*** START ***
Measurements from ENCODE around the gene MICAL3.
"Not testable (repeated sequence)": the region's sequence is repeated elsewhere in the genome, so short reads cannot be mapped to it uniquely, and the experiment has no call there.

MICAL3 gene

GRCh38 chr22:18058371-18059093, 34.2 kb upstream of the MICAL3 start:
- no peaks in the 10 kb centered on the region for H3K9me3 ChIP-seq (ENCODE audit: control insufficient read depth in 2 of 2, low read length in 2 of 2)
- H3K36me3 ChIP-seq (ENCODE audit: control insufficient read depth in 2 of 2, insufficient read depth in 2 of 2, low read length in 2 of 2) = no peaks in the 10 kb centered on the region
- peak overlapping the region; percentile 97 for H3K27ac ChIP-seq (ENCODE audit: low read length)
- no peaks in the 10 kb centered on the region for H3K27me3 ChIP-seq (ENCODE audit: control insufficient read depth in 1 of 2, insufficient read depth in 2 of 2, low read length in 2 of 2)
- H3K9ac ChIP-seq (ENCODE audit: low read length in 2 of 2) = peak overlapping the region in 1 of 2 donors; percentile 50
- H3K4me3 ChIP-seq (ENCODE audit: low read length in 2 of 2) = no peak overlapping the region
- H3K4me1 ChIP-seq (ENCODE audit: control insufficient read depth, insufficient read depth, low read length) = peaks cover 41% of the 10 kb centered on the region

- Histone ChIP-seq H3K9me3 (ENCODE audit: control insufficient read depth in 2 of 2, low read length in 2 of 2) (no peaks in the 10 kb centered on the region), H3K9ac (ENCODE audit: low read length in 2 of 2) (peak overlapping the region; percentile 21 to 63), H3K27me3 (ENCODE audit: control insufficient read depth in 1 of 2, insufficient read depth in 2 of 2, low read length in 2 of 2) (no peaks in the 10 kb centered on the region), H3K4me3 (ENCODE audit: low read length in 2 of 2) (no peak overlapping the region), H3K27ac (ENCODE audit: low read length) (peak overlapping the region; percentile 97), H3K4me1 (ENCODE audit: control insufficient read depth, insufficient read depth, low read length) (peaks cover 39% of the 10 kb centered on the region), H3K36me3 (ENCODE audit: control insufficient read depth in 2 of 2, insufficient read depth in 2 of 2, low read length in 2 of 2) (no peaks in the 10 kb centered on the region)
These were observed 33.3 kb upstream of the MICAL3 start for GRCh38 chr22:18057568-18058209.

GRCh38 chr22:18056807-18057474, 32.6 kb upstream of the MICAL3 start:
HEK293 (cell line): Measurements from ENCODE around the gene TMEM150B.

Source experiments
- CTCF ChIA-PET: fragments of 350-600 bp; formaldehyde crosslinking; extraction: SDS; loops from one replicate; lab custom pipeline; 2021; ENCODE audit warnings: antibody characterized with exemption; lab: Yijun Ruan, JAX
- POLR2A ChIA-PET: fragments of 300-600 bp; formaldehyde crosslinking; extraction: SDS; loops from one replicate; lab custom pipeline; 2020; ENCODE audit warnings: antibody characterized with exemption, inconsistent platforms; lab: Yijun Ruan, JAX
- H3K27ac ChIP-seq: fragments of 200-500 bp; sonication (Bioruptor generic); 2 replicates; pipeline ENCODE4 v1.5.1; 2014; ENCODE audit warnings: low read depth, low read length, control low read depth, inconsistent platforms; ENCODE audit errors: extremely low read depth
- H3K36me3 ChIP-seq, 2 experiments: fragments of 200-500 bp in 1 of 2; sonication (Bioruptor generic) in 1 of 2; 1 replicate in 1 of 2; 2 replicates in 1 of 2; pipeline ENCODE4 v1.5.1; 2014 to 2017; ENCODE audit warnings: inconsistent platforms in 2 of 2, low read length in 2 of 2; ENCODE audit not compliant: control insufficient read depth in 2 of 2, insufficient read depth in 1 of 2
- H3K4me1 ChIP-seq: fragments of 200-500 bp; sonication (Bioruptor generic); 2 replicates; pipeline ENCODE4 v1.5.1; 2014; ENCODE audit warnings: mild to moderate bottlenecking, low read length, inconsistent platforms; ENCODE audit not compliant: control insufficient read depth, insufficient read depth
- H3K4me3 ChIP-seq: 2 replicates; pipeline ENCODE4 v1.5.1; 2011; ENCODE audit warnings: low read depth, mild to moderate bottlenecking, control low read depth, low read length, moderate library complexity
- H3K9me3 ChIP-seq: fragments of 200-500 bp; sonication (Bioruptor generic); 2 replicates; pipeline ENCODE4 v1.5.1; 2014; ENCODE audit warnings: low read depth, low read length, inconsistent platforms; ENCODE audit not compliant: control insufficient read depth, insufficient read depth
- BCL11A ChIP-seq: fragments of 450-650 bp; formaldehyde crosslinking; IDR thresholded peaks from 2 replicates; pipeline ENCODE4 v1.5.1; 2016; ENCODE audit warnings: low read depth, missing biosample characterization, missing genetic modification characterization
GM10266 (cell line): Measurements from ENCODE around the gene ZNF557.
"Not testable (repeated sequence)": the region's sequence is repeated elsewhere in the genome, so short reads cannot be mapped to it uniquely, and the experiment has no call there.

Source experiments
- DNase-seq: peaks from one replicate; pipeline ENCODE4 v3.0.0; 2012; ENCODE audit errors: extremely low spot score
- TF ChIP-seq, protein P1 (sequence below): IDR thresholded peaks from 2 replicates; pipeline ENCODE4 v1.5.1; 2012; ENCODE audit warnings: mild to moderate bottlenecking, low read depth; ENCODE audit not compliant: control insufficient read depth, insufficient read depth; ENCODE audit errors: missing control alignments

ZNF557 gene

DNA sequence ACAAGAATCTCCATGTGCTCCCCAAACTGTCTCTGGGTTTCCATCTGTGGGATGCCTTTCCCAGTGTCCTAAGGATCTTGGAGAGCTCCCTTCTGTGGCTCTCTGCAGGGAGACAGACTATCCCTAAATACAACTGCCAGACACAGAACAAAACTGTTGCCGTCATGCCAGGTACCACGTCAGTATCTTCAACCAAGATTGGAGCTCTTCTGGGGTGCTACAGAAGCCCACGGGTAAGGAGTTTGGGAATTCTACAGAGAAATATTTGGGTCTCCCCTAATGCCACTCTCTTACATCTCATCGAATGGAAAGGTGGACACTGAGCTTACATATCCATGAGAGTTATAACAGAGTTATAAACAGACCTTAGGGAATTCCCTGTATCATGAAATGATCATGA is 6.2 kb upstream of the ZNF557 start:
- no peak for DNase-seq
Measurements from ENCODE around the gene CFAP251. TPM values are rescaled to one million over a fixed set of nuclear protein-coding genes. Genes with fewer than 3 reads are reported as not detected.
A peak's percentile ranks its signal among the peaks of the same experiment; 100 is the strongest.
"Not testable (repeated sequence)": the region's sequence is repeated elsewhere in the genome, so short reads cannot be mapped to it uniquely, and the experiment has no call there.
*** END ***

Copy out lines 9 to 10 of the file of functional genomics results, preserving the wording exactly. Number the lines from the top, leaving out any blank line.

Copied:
- H3K9ac ChIP-seq (ENCODE audit: low read length in 2 of 2) = peak overlapping the region in 1 of 2 donors; percentile 50
- H3K4me3 ChIP-seq (ENCODE audit: low read length in 2 of 2) = no peak overlapping the region